You will be able to complete the inhalation in a few seconds after a little practice.
Exhale quite slowly, holding the chest in a firm position, and drawing the abdomen in a little and lifting it upward as the air leaves the lungs. When the air is entirely exhaled, relax the chest and abdomen. A little practice will render this part of the exercise easy, and the movement once acquired will be afterward performed almost automatically.
First breath: Exhale
Mind: Become aware of the female tetrahedron, (apex pointing to the earth, point facing to the back for males, point facing to the front for females), also filled with the brilliant white light.
Body: Keep the same mudra.
Breath: Do NOT hesitate at the top of the inhalation to begin the exhalation. Exhale quite slowly, approximately seven seconds, in the Yogic manner. When the air is out of the lungs, without forcing, relax the chest and abdomen and hold the breath. When you feel pressure to breathe again, after about five seconds or so, then do the following:
Mind: Be aware of the flat equilateral triangle at the top of the female tetrahedron located in the horizontal plane that passes through your chest at the sternum. In a flash, and with a pulse like energy, send that triangular plane down through the female tetrahedron. It gets smaller as it goes down and pushes out the tip or apex of the tetrahedron all the negative energy of the mudra or electrical circuit, a light will shoot out of the apex toward the center of the Earth. The Mind exercise is performed along with the following body movements.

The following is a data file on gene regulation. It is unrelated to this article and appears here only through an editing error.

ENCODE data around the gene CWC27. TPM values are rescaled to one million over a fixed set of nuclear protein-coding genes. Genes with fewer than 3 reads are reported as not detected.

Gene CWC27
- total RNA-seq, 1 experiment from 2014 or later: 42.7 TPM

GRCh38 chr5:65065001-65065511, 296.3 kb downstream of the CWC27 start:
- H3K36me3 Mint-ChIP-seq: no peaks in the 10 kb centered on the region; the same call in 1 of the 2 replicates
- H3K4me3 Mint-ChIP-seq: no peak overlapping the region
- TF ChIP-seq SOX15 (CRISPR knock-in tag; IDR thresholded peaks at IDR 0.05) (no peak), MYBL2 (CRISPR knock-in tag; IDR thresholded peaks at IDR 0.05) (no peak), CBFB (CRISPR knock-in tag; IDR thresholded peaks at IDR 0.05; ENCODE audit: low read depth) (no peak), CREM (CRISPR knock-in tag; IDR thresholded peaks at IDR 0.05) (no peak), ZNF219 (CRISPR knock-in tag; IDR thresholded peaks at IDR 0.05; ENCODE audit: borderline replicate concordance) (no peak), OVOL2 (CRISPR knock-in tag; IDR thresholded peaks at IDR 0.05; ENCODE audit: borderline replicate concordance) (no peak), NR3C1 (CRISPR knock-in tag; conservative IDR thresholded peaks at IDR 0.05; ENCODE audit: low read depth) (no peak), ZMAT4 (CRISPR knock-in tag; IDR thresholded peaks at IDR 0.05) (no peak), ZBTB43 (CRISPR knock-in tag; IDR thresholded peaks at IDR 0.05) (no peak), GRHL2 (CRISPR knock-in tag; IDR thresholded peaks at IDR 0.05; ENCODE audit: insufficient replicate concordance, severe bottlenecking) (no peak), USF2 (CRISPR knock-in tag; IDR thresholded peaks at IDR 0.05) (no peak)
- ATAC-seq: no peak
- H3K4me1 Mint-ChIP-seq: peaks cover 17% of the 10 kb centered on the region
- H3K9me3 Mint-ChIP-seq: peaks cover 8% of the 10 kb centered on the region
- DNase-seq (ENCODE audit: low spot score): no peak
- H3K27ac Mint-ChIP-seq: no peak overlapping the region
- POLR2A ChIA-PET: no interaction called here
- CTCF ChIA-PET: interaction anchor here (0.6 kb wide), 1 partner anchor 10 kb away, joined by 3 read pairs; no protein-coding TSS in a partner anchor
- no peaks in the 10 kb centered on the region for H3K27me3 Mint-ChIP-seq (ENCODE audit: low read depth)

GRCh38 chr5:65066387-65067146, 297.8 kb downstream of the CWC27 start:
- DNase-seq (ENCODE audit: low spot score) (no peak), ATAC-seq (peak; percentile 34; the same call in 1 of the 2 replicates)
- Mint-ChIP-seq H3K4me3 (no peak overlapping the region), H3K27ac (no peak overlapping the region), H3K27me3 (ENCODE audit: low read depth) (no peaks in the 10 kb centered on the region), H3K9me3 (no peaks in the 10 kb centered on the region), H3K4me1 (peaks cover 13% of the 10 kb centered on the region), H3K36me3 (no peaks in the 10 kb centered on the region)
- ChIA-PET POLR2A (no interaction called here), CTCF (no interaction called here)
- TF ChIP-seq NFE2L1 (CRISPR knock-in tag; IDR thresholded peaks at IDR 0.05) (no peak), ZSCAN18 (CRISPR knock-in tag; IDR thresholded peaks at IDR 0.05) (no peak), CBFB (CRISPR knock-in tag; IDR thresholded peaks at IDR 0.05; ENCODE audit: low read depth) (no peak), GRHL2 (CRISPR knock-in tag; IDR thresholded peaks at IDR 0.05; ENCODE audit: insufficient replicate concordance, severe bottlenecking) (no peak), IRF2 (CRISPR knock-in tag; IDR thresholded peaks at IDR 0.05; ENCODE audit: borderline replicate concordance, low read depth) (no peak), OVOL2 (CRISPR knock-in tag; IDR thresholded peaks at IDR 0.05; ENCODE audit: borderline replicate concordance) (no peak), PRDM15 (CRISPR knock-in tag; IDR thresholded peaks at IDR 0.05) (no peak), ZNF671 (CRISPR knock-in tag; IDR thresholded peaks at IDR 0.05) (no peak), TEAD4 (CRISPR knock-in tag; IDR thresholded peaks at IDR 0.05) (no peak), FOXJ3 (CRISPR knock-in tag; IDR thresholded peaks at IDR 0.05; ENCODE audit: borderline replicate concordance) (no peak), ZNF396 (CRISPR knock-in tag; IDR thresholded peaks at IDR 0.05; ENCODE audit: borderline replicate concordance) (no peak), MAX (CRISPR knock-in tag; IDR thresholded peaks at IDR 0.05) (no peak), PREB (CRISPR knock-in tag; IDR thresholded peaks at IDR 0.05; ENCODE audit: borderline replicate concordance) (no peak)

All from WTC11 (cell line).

Body: Move your eyes slightly toward each other, or, in other words, slightly cross your eyes. Now bring them up to the top of their sockets, or in other words, look up. Also, this looking up motion should not be extreme. You will feel a tingling feeling between your eyes in the area of your third eye . You can now look down to the lowest point you can, as fast as you can. You should feel an electrical sensation move down your spine.
The Mind and Body must coordinate the above mental exercise with the eye movements.
The eyes look down from their up position at the same time the mind sees the triangular horizontal plane of the female tetrahedron move down to the apex of the female tetrahedron. This combined exercise will clean out the negative thoughts and feelings that have entered into your electrical system. Specifically, it will clean out the part of your electrical system that is associated with the particular mudra you are using. Immediately upon pulsing the energy down your spine, you change mudras to the next one and begin the entire cycle over again. The next five breaths are a repeat of the first breath with the following mudra changes:
- Second breath mudra: Thumb and second finger together
- Third breath mudra: Thumb and third finger together
- Fourth breath mudra: Thumb and little finger together
- Fifth breath mudra: Thumb and first finger together (same as first breath)
- Sixth breath mudra: Thumb and second finger together (same as second breath)
The first part, the first six breaths, the balancing of the polarities, and the cleansing of your electrical system is now complete.
You are now ready for the next part, the next seven breaths. To read Part 2 click HERE
Source: via crystalinks
From the 18 Breathes Technique by Drunvalo Melchizedek